Canadian Bank Regulator Details Crypto Liquidity, Backing Rules

Canada joins U.S. and European authorities in explaining how its supervised entities can engage with crypto.

AccessTimeIconAug 19, 2022 at 7:31 p.m. UTC
Updated May 11, 2023 at 3:46 p.m. UTC

Canada's Office of the Superintendent of Financial Institutions (OSFI), the nation's primary bank and insurance company regulator, directed entities under its supervision to limit how much exposure they have to cryptocurrencies under interim guidance published Thursday.

According to the guidance, OSFI categorizes cryptos as either Group 1 or Group 2 assets. Group 1 represents traditional assets that confer rights and obligations. Anything else is a Group 2 asset. Regulated entities need to notify OSFI if their total gross positions exceed 1% of their capital and if their total net short positions exceed 0.1% of their capital.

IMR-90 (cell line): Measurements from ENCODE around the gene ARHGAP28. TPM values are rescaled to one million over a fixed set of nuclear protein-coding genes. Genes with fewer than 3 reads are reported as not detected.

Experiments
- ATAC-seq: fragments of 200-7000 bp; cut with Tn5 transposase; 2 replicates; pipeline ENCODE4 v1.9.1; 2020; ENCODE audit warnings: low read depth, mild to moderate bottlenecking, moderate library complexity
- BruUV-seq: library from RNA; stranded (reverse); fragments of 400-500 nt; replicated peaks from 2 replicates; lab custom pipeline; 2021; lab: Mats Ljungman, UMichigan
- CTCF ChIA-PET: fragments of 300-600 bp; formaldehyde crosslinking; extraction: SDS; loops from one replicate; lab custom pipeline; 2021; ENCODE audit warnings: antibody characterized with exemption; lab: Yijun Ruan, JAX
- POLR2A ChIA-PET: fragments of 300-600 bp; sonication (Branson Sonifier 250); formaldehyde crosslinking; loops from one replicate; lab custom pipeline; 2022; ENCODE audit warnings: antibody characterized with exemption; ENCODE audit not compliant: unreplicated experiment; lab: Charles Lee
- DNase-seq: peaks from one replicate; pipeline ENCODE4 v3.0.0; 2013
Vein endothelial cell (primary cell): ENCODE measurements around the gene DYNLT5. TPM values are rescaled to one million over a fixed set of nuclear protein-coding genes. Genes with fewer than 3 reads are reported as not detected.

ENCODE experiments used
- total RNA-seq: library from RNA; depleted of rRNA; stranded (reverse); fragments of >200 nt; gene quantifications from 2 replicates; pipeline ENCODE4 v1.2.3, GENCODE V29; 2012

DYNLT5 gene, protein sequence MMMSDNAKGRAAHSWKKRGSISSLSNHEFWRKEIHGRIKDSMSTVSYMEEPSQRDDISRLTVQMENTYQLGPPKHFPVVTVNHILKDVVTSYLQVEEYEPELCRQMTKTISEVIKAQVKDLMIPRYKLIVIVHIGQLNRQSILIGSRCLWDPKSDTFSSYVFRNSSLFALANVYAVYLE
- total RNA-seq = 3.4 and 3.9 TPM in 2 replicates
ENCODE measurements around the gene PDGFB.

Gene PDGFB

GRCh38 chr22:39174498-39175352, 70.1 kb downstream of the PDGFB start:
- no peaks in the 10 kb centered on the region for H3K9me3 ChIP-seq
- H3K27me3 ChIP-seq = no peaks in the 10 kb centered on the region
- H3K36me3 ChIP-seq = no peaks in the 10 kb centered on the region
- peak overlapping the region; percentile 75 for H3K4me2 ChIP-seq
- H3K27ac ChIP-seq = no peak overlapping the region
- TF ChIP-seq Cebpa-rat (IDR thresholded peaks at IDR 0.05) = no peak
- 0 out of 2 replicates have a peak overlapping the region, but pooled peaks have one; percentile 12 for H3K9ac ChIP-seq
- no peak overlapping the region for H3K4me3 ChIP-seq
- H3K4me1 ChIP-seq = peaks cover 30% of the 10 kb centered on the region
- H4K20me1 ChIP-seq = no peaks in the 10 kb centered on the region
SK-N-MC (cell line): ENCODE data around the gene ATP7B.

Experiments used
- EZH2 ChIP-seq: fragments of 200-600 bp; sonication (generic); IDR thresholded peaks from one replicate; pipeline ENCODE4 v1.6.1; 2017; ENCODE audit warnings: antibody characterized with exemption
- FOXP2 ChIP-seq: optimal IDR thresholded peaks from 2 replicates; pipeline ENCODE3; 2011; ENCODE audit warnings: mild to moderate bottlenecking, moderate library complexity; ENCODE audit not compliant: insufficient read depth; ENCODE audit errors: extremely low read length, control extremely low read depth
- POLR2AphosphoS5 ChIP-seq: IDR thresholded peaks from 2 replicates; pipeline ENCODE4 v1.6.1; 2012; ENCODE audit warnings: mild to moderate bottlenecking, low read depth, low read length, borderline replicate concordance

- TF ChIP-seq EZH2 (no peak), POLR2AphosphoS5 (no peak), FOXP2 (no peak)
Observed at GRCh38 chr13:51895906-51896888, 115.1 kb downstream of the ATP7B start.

"The scope of this advisory is limited to the capital and liquidity treatment of a FRFI’s exposures to crypto assets. The advisory does not address other issues, including whether a FRFI is permitted under the Bank Act, Insurance Companies Act or Trust and Loan Companies Act to issue any particular crypto asset, or to acquire or hold a controlling or substantial investment in entities that engage in this activity," the guidance said. "This advisory sets out OSFI’s expectations as to when FRFIs should notify their lead supervisor if they intend to have exposures to cryptoassets."

If an entity does want to conduct other crypto-related activities, it needs to contact its supervisor at OSFI and share information as needed, the regulator said.

Thursday's publication marks the first major federal crypto rules for banks issued by a Canadian regulator. It comes the same week the U.S. Federal Reserve and the European Central Bank published similar guidance for regulated entities under their respective purviews.

Like the OSFI's guidance, the Fed and the ECB both directed supervised entities to notify the regulators in writing if the banks wished to engage with crypto.


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Nikhilesh De

Nikhilesh De is CoinDesk's managing editor for global policy and regulation. He owns marginal amounts of bitcoin and ether.